“The doctor’s almost completely stabilized now.  I believe we can safely transfer him onto a bio-bed.”  Stepping aside to allow members of his team to lift Phlox’s stretcher, he turned to look down at and report to the captain.  “We’ll get someone from bio-med sciences down here to check him out, but the way he’s already improving, I imagine he’s going to be fine.  Commander, we’ll come help you get settled in just a couple minutes.”


“’kay…” Trip nodded, though Malcolm’s last comment hardly registered.  He released a slow, relieved sigh.  Stabilized…  Going to be fine…  Real, real nice words.  He opened his eyes and, without lifting his head away from the wonderful comfort of the counter, looked side-eyed at Jonathan.  There was only one thing he really had to do now.


“Cap’n…?” he said again.


Jonathan’s gaze met his, so focused and attentive that, even with all the noise and activity around them, it could almost have been just the two of them in this room.  “Yeah, Trip, what is it?”


“Gotta ask… you… a question,” he began.



I met his waiting green gaze, then pushed to my feet.  The captain didn’t say anything, only watched as I stepped away from the shuttle-pod.


“You know why I did it?” I asked.


We both understood that it wasn’t a real question.


He knew I’d tell him why I hadn’t stolen the small craft and made a run for it instead of going ahead with the transplant surgery. And he also knew it had nothing at all to do with spending my last days growing old alone between the stars, peeing in a bottle or even remembering how Trip had been stranded in the very same shuttle-pod, listening to Malcolm dictate one  final fond farewell after another to what had to have been at least half the female population of San Francisco.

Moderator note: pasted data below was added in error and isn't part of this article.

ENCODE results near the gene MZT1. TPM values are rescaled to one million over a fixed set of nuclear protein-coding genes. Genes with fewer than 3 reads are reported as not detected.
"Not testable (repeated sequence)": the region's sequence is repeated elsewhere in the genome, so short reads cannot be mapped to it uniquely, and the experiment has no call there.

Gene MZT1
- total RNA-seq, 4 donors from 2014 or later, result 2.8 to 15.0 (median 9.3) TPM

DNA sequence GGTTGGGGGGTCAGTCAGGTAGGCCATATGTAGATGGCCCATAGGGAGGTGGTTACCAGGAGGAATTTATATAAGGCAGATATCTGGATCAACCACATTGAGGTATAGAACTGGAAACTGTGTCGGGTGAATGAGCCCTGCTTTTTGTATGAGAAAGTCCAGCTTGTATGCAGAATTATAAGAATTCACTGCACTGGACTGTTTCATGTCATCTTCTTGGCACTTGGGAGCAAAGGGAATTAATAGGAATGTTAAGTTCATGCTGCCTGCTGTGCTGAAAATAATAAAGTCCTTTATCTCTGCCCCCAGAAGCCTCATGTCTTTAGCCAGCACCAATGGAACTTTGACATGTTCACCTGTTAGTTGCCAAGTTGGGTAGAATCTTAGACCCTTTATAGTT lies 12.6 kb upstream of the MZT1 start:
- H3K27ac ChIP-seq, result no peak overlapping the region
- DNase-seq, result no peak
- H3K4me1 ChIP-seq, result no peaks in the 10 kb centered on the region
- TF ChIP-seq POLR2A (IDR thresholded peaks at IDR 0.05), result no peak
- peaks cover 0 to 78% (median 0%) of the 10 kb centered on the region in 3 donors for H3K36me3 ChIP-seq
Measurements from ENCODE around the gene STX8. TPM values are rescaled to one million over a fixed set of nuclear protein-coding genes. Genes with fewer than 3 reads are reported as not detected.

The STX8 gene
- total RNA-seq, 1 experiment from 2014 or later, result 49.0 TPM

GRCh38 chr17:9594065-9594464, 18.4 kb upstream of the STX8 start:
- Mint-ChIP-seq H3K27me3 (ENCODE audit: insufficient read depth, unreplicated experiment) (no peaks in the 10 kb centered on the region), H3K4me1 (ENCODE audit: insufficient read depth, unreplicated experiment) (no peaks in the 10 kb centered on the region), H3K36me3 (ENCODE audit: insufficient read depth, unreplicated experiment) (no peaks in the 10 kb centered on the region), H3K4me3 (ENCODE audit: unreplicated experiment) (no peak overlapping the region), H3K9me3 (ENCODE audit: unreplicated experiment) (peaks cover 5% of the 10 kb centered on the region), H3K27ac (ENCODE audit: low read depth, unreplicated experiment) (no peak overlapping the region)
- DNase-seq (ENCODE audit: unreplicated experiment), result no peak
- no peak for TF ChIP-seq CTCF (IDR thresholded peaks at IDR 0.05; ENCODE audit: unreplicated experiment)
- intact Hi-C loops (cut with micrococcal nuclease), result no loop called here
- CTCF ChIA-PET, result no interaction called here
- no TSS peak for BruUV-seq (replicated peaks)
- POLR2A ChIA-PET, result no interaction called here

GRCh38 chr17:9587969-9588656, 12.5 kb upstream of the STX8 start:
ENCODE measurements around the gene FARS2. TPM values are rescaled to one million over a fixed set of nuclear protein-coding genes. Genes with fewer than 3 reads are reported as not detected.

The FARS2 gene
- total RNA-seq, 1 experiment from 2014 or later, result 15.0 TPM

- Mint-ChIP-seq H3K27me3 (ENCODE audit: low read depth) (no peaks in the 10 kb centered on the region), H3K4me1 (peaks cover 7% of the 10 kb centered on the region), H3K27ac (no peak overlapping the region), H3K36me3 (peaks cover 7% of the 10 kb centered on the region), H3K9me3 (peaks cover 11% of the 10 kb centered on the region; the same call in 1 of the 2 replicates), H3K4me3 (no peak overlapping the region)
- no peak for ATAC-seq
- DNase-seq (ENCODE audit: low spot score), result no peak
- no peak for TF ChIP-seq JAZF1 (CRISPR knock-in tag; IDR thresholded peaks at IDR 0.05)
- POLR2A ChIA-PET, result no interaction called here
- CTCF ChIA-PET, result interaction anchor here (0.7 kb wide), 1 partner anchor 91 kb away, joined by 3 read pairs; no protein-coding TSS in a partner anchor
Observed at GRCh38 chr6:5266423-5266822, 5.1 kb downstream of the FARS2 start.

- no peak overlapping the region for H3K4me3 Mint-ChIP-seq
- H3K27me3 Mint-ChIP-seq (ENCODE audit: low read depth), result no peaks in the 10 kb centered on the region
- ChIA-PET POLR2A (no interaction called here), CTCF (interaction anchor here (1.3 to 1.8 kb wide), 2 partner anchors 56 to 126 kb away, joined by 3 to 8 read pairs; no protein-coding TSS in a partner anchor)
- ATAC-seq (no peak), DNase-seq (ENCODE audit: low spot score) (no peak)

“It was because of my sister,” I said, as the ache of Lizzie’s loss tightened my throat.


Before he could say a cloned symbiant would have no real siblings, I added what my memories, and  my heart knew, even more than my DNA.  “And Lizzie was my sister as much as Trip’s.”


But there’d been no need for my defensive words.  Knowing him, I should have realized the captain wouldn’t have said that.  Instead, he gave me a long, thoughtful look.  “I don’t doubt that,” he said.


In that moment, for the first and only time, it didn’t matter to me at all if I was speaking Trip’s words or my own.  I knew that he and I would both believe in the reality of them.


“I don’t want what happened to her to happen to anybody else.”



After another long look, the captain nodded.  “That was why I gave the order that created you.”